Michigan was the up-and-coming team in the Big Ten in 2010-11. Their seven man rotation had three freshmen, two sophomores and two juniors. Everybody will be back. That said, Darius Morris (their star and best player) did throw his name in the NBA hat. For now I think he'll come back. Another year of seasoning could turn him into a lottery pick. Assuming he's back he'll presumably start in the backcourt with Tim Hardaway, Jr, with Zach Novak on the wing. Stu Douglas, another guard, started in 2010-11, but if I was John Beilein I'd bench him in favor of a forward like Evan Smotrycz. Matt Vogrich is another guard providing depth. In the frontcourt, Jordan Morgan played really well down the stretch and will start. The aforementioned Smotrycz will play a lot at the power forward position, and Jon Horford is another decent prospect. Their top 2011 recruits are Carlton Bundidge (Scout: 23 SG, Rivals: 104) and Trey Burke (Scout: 28 PG, Rivals: 136). Assuming Morris comes back, there's no question they'll be improved. I wouldn't put them in the Top Ten (like I know some will do) simply because of how thin their backcourt is, and because they can become over-dependent on hitting threes, but they'll certainly be a Top 25 team.

Penn State had a tremendous season that ended up with their first NCAA Tournament appearance since 2001. But this was a one year experience that won't be repeated. Talor Battle was one of the most valuable players in the nation and he'll graduate. They also lose three additional starters to graduation (Jeff Brooks, Andrew Jones and David Jackson). Tim Frazier, their starting point guard, returns. But after him they return only forward Billy Oliver from players that earned more than ten minutes per game. Taran Buie was a highly touted 2010 recruit, but he was suspended and missed almost the entire season, and it's now very unclear if he'll ever play for Penn State again. Northwestern was another team that had a disappointing season - again coming up short of their first ever NCAA Tournament appearance. Although they did reach an NIT for the third straight year - the first time they've ever achieved that feat in school history. Michael Thompson is a killer graduation loss because he was the heart and soul of the team, and their leader on the floor. But they do return every other key player, including shooting guard Drew Crawford and forward John Shurna, who is the goofiest looking player in the history of mankind that plays basketball as well as he does. A big key for the team will be the development of JerShon Cobb, and whether he'll be able to step in and be the poor man's Michael Thompson. In the frontcourt they return Luka Mirkovic, Alex Marcotullio and Davide Curletti. Their best and most important prospect is Tre Demps, who might be able to play the point if Cobb can't.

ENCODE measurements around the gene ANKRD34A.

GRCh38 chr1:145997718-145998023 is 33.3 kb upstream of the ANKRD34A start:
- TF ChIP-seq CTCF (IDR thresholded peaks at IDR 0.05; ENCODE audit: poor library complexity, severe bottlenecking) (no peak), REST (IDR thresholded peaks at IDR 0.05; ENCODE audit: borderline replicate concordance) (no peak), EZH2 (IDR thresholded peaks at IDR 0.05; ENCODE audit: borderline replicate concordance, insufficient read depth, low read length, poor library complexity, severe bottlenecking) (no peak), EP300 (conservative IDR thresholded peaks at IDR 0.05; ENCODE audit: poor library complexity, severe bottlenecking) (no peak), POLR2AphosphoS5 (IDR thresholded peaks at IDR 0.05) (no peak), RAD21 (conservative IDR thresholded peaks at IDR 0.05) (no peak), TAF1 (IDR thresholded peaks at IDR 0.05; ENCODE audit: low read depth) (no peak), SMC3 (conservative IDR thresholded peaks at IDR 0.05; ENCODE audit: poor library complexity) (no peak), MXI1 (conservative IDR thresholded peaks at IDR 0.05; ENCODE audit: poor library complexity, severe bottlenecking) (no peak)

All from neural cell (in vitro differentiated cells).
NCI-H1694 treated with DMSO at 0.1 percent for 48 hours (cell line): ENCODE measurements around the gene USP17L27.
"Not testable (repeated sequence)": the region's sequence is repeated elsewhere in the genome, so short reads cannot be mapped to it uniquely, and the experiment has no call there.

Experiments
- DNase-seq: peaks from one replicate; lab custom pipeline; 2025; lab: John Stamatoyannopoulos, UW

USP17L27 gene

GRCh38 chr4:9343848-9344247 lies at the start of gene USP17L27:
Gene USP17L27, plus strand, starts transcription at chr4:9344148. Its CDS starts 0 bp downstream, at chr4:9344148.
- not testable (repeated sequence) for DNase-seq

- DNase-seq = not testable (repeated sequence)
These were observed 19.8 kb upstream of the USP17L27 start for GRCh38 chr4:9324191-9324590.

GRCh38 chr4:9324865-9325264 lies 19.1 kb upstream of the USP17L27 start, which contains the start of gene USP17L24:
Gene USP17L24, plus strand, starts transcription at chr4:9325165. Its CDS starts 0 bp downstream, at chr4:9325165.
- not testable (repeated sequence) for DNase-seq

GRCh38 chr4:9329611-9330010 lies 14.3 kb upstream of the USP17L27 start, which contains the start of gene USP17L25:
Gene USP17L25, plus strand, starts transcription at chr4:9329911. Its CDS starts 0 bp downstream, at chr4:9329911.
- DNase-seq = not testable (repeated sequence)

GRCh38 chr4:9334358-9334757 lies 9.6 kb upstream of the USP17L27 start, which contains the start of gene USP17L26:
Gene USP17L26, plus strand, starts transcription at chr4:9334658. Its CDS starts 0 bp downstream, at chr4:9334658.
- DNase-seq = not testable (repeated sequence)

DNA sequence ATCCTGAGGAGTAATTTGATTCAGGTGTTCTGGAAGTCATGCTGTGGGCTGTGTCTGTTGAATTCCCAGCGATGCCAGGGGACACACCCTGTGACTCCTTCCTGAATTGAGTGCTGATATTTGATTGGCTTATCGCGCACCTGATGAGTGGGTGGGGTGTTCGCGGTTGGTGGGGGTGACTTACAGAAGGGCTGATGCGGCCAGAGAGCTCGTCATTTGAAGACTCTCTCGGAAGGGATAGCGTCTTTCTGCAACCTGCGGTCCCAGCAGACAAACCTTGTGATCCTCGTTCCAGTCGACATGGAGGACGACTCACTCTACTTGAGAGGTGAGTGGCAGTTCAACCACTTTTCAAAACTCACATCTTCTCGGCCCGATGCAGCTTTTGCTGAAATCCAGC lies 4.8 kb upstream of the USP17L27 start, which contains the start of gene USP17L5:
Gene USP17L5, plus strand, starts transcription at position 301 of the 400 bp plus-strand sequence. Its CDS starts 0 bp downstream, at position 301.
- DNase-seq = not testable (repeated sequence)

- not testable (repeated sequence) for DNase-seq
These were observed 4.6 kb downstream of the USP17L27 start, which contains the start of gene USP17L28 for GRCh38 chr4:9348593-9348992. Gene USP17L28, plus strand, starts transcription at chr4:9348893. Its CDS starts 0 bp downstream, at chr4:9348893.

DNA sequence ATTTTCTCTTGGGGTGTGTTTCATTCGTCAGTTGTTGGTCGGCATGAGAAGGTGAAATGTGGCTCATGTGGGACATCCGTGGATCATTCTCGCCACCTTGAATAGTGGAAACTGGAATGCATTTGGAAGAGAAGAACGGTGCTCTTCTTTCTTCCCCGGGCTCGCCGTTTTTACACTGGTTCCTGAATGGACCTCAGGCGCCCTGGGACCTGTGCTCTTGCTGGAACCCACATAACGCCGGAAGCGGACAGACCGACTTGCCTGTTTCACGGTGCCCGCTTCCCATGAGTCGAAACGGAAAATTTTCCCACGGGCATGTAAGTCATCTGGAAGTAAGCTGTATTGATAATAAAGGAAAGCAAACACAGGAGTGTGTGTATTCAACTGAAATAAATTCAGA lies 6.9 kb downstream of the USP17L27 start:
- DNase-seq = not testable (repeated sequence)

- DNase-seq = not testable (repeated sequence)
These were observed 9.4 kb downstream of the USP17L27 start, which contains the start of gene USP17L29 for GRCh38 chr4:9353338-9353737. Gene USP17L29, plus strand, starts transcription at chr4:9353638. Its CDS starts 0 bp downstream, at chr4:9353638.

Here's how I see the Big Ten ending up:

1. Ohio State - It now looks like they won't have any NBA defections. Assuming that's the case, Ohio State will be in the discussion to be #1 in the country. They'll certainly be everybody's pick to win the Big Ten.
2. Wisconsin - After Ohio State, there are several teams that could be picked to finish second. I'm going with Wisconsin because they're the safest pick - you know they'll never lose at home, you know they'll be in contention at the top of the conference, etc. Having a starting center that actually has a post game (Jared Berggren) could really be beneficial for their offense, too.
3. Michigan - The Wolverines will drop a few spots if Darius Morris goes pro, but I don't think he will. Returning everybody from a team that looked like one of the 30 best teams in the nation down the stretch means that they'll be in everybody's Top 25, and could get some Top Ten buzz.